Dragon Ball Z: Burst Limit Review
It's no secret that I'm a fan of the Dragon Ball Z series. I've always thought if any property could be turned into a great fighting game it had to be DBZ. It has engaging characters with over-the-top powers and an epic sense of action. So, you're probably saying to yourself “Oh boy, fanboy Vinny is going to give Burst Limit 18 stars!” Well, as much as I'd like to tell you that this is the DBZ game to challenge the non-believers, it's just not quite there yet. If you're a fan of the Dragon Ball Z series you'll be happy to know that Dragon Ball Z: Burst Limit provides enough winks and nods to satisfy despite its relatively limited campaign and roster. Judged strictly as a fighting game, Burst Limit comes up short in terms of depth and diversity.
For me, the bread and butter of a Dragon Ball Z game is how well the story and the actual fighting are integrated into the game. If you think you've seen every conceivable rendition of Goku vs. Frieza, rest assured, Burst Limit forges some new paths in this well-trodden area.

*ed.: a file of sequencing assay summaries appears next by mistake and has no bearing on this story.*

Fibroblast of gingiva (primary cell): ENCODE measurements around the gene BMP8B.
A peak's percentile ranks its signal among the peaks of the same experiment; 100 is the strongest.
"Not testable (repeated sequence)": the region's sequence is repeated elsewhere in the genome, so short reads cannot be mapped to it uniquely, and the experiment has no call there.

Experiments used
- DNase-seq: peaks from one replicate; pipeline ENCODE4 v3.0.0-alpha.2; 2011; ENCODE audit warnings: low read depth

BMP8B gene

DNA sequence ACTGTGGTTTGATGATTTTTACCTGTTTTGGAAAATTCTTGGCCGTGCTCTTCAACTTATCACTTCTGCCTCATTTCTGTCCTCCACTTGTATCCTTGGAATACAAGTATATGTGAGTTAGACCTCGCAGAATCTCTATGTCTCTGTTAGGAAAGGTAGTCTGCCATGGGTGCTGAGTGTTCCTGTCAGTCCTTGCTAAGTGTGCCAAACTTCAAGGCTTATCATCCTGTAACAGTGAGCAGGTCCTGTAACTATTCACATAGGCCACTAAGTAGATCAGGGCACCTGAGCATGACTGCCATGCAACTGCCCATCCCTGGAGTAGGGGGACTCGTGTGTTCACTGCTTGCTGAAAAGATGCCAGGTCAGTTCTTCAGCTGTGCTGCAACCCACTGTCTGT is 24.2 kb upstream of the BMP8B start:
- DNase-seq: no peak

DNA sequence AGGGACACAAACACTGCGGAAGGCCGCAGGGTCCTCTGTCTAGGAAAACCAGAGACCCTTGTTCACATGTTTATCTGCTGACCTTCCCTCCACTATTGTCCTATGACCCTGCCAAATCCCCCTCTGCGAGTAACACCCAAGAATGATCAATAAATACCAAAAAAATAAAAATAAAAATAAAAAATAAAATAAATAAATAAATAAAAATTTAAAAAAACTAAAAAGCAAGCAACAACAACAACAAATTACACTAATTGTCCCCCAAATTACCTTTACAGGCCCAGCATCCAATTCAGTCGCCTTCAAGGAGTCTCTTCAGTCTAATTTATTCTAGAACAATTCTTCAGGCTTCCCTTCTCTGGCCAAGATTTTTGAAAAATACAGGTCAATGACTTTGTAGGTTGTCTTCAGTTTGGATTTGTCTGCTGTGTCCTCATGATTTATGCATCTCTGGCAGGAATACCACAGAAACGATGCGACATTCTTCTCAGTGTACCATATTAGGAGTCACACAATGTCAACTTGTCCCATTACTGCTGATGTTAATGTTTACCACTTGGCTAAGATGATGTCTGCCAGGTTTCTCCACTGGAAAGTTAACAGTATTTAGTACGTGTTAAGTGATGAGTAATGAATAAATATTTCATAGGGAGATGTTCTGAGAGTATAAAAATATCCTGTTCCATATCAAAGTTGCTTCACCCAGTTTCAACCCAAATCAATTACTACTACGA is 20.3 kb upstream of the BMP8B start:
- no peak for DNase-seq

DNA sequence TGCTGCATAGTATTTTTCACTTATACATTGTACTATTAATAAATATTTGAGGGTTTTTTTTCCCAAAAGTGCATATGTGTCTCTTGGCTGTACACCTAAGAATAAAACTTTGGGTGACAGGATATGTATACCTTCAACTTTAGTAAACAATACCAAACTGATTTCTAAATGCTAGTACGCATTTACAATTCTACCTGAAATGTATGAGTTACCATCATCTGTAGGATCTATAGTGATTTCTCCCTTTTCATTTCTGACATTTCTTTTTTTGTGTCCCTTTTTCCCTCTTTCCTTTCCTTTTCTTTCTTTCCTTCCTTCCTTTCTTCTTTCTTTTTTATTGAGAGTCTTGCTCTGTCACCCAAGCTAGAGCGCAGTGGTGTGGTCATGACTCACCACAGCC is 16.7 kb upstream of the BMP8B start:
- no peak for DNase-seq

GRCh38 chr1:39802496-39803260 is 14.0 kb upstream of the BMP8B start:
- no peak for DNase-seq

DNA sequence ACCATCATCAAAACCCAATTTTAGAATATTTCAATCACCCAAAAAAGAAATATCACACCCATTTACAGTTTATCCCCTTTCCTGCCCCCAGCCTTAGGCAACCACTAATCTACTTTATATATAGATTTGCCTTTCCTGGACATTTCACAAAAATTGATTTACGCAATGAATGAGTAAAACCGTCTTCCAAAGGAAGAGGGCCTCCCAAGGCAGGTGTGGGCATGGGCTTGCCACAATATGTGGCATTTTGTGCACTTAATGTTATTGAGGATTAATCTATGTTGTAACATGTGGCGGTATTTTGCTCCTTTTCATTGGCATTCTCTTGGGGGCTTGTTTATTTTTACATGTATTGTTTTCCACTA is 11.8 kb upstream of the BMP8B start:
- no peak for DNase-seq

The Z Chronicles will take you through the Saiyan Saga, the Frieza Saga and the Cell Saga, which is fine, because everyone knows all that GT crap that came later is bonkers. Still, it does seem a little abridged considering previous Dragon Ball Z games included every saga, season, movie, fan fiction, “what-if scenario” and even some stuff that was just plain made up. Each saga has approximately 15-20 battles that progress in a linear fashion, with the occasional optional battle thrown in. Burst Limit does a great job of letting you play as the appropriate character in each battle, avoiding the awkward and frustrating occasions of demolishing an opponent only to discover that in the following story elements you actually lost the fight. This was a serious disconnect in previous iterations of the franchise, and it's a welcome improvement in the implemenation of the storytelling. The game also tries to capture some of the ever-escalating intensity of each battle by peppering in story elements throughout a battle. If you meet certain conditions within a fight you'll unlock little scenes called Drama Pieces. These Drama Pieces not only share more of the decidedly thin narrative with you, but they will also imbue temporary buffs and debuffs in you and your opponent. These can range from a temporary increase in Ki regeneration to actually inflicting some minor damage on your opponent. These scenes are charming for fans and they are a clever way to reference particular moments during your favorite battles.